Saturday, July 07, 2007

China: Father is now aunty

(China Daily)
Updated: 2007-07-03 14:56
After a sex-change operation, a 50-year-old farmer, Cheng, from Damintun, a town near Shenyang, Liaoning, returned to his family and continues to live with his former wife and daughter peacefully.

"I'm happy to live with her in the same family even though our relationship is now like that of sisters," his wife surnamed Li said.

"Although my dad is now aunty, he has treated me and my mama so kindly that none of us wants to part with him," their daughter, Ting, added.

Cheng realized his 20-year-long dream of living as a woman, after a series of free sex-change operations early this year.

(Beijing News )

Anya Anomaly - New Dawn Rising (2003)

Transgender Electronic Musician

Dignity for All: Transgender Activist Fights for Safe Schools

Dignity for All: Transgender Activist Fights for Safe Schools

By Jacob Anderson-Minshall

Asian American transgender activist Pauline Park considers the push for gender-neutral pronouns in the U.S. “profoundly ahistorical.”

“Gender-neutral pronouns are not native to the English language,” she argues. “And—unlike in Chinese, for example—[they] feel extremely artificial to speakers of English. And that is why I do not think artificial gender-neutral pronouns such as zie and hir will ever come into general use. Instead… I believe the way forward is to challenge the rigid use of pronouns based on sex assigned at birth.”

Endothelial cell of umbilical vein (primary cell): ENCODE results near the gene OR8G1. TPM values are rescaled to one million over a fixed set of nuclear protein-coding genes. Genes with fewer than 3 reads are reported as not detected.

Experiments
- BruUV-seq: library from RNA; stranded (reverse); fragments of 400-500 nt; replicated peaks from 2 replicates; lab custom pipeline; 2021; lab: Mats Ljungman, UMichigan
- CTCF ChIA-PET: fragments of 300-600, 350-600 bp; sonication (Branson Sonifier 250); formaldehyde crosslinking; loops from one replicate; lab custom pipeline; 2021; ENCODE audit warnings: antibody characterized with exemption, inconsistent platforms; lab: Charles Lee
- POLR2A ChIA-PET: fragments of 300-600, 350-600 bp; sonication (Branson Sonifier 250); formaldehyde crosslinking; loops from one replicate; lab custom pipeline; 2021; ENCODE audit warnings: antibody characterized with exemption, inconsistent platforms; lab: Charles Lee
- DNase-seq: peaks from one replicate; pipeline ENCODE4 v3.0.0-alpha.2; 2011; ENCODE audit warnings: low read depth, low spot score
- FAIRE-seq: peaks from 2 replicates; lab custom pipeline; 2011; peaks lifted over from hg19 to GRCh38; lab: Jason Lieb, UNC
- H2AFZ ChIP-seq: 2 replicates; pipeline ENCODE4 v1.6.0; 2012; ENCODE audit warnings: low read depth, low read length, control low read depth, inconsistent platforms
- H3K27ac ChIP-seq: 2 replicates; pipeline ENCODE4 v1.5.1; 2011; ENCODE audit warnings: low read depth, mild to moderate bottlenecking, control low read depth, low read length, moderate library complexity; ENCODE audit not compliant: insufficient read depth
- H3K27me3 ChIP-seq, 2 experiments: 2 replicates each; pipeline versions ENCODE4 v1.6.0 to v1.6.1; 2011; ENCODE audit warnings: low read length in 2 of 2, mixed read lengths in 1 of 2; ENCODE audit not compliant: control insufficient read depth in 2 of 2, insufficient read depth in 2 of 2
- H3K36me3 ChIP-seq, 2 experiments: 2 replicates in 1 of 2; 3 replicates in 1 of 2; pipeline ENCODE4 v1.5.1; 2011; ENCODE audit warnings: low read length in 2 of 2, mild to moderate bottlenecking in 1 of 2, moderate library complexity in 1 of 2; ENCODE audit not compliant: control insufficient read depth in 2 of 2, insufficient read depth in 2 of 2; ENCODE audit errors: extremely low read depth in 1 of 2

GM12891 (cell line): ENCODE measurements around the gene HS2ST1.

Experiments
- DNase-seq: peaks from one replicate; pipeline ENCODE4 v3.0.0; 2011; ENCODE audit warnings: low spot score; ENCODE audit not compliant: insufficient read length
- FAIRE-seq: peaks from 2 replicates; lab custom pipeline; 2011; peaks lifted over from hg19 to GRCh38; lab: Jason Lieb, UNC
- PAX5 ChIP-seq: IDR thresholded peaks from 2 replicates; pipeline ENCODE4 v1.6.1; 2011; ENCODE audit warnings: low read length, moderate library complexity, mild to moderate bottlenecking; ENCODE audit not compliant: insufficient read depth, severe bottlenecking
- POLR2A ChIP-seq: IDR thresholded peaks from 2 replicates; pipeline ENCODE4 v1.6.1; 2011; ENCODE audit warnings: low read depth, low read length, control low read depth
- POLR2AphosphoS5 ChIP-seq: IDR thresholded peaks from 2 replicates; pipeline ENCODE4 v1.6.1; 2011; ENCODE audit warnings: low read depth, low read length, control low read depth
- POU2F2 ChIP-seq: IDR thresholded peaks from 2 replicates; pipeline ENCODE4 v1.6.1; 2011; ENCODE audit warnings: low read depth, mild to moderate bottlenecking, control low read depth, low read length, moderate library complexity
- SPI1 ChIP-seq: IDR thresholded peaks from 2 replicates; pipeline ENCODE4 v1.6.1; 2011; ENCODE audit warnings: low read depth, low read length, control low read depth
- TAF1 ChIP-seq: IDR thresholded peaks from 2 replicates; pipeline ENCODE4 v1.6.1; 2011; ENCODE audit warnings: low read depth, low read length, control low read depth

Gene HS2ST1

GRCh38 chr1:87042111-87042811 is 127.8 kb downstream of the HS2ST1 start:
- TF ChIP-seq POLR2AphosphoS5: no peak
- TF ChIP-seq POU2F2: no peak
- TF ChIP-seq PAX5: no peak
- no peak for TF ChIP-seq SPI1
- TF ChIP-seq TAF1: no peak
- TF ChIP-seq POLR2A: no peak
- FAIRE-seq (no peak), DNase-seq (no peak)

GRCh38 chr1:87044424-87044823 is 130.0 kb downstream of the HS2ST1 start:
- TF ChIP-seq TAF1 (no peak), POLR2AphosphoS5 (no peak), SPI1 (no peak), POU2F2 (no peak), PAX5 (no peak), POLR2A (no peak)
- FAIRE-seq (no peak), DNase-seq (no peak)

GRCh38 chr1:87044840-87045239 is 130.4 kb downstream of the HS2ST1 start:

Park says she’s come to understand that the historical roots of transgenderism differ in various cultures. While there isn’t a precedent in English for gender-neutral pronouns, Park argues, “There was a pre-modern trans identity in virtually every Asian society, and I think it's important for transgendered Asians to envision themselves in light of their precursors.”

Co-founder of the New York Association for Gender Rights Advocacy (NYAGRA), the first statewide transgender advocacy organization in New York, Park’s work focuses on three primary areas: legislation and public policy, training and public education. She conducts sensitivity training and works with the media to educate the public.

NYAGRA ( is best known for spearheading the successful campaign to pass the New York City transgender rights law enacted in 2002. After leading that campaign, Park ( helped draft guidelines—adopted by the Commission on Human Rights two years later—for implementation of the statute. NYAGRA is also a founding member of a coalition that secured enactment of the New York City’s Dignity in All Schools Act, a law making schools safe for LGBT children. . . .

POV, Critique, Opinion: . . .about gender conformity

Getting Something off My Chest

by Gwendolyn Ann Smith

We live in a society that is increasingly worried about gender conformity. Ours is a time when commercials push us to be more manly thanks to the type of hamburgers we eat, and where role models for women are often less than inspiring thanks to a litany of media-friendly party girls like Paris Hilton. As a result, the idea of talking about specific transgender issues gets broader and broader as the opposing societal poles of “man” and “woman” are set at increasing distances.

I know that most of my readers have a preconceived notion of what I might mean when I use the term. Many will think of transsexuals. Some will go broader, into the classic umbrella. Most will picture at least some cross-gender presentation or identity – and this is fine.